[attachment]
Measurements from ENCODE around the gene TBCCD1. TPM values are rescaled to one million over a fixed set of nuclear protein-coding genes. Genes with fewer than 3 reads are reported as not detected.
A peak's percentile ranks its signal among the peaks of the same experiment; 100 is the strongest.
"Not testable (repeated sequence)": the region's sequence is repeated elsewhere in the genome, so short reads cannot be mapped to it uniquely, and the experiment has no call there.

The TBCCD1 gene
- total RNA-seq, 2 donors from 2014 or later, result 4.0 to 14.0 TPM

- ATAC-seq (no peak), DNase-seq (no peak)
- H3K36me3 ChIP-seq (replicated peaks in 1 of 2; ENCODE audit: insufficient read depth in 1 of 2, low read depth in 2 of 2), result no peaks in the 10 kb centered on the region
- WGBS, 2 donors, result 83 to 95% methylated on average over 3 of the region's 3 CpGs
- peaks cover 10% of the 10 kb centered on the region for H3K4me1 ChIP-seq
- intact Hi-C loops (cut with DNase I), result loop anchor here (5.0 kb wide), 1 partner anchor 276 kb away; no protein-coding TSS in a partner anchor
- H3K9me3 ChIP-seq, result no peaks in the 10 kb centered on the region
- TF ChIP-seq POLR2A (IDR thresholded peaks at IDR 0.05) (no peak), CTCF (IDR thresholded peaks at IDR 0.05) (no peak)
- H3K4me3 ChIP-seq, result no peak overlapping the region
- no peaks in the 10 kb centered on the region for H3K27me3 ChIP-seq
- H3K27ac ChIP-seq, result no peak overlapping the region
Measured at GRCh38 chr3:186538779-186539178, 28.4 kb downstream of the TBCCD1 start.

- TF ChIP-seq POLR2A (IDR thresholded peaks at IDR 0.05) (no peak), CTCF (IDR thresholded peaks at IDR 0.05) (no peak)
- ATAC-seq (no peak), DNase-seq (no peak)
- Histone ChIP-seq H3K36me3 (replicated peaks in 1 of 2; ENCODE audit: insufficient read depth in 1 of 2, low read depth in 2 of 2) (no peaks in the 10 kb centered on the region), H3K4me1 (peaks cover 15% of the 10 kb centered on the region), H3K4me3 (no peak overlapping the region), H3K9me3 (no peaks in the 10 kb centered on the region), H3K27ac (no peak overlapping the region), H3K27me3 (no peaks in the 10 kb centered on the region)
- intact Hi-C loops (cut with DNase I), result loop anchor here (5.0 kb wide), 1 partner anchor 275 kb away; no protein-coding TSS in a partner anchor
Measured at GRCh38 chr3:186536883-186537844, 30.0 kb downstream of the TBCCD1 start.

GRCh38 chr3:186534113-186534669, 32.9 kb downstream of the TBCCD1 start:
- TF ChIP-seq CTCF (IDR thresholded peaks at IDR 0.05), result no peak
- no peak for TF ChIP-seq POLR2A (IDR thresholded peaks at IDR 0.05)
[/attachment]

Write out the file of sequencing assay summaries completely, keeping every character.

Measurements from ENCODE around the gene TBCCD1. TPM values are rescaled to one million over a fixed set of nuclear protein-coding genes. Genes with fewer than 3 reads are reported as not detected.
A peak's percentile ranks its signal among the peaks of the same experiment; 100 is the strongest.
"Not testable (repeated sequence)": the region's sequence is repeated elsewhere in the genome, so short reads cannot be mapped to it uniquely, and the experiment has no call there.

The TBCCD1 gene
- total RNA-seq, 2 donors from 2014 or later, result 4.0 to 14.0 TPM

- ATAC-seq (no peak), DNase-seq (no peak)
- H3K36me3 ChIP-seq (replicated peaks in 1 of 2; ENCODE audit: insufficient read depth in 1 of 2, low read depth in 2 of 2), result no peaks in the 10 kb centered on the region
- WGBS, 2 donors, result 83 to 95% methylated on average over 3 of the region's 3 CpGs
- peaks cover 10% of the 10 kb centered on the region for H3K4me1 ChIP-seq
- intact Hi-C loops (cut with DNase I), result loop anchor here (5.0 kb wide), 1 partner anchor 276 kb away; no protein-coding TSS in a partner anchor
- H3K9me3 ChIP-seq, result no peaks in the 10 kb centered on the region
- TF ChIP-seq POLR2A (IDR thresholded peaks at IDR 0.05) (no peak), CTCF (IDR thresholded peaks at IDR 0.05) (no peak)
- H3K4me3 ChIP-seq, result no peak overlapping the region
- no peaks in the 10 kb centered on the region for H3K27me3 ChIP-seq
- H3K27ac ChIP-seq, result no peak overlapping the region
Measured at GRCh38 chr3:186538779-186539178, 28.4 kb downstream of the TBCCD1 start.

- TF ChIP-seq POLR2A (IDR thresholded peaks at IDR 0.05) (no peak), CTCF (IDR thresholded peaks at IDR 0.05) (no peak)
- ATAC-seq (no peak), DNase-seq (no peak)
- Histone ChIP-seq H3K36me3 (replicated peaks in 1 of 2; ENCODE audit: insufficient read depth in 1 of 2, low read depth in 2 of 2) (no peaks in the 10 kb centered on the region), H3K4me1 (peaks cover 15% of the 10 kb centered on the region), H3K4me3 (no peak overlapping the region), H3K9me3 (no peaks in the 10 kb centered on the region), H3K27ac (no peak overlapping the region), H3K27me3 (no peaks in the 10 kb centered on the region)
- intact Hi-C loops (cut with DNase I), result loop anchor here (5.0 kb wide), 1 partner anchor 275 kb away; no protein-coding TSS in a partner anchor
Measured at GRCh38 chr3:186536883-186537844, 30.0 kb downstream of the TBCCD1 start.

GRCh38 chr3:186534113-186534669, 32.9 kb downstream of the TBCCD1 start:
- TF ChIP-seq CTCF (IDR thresholded peaks at IDR 0.05), result no peak
- no peak for TF ChIP-seq POLR2A (IDR thresholded peaks at IDR 0.05)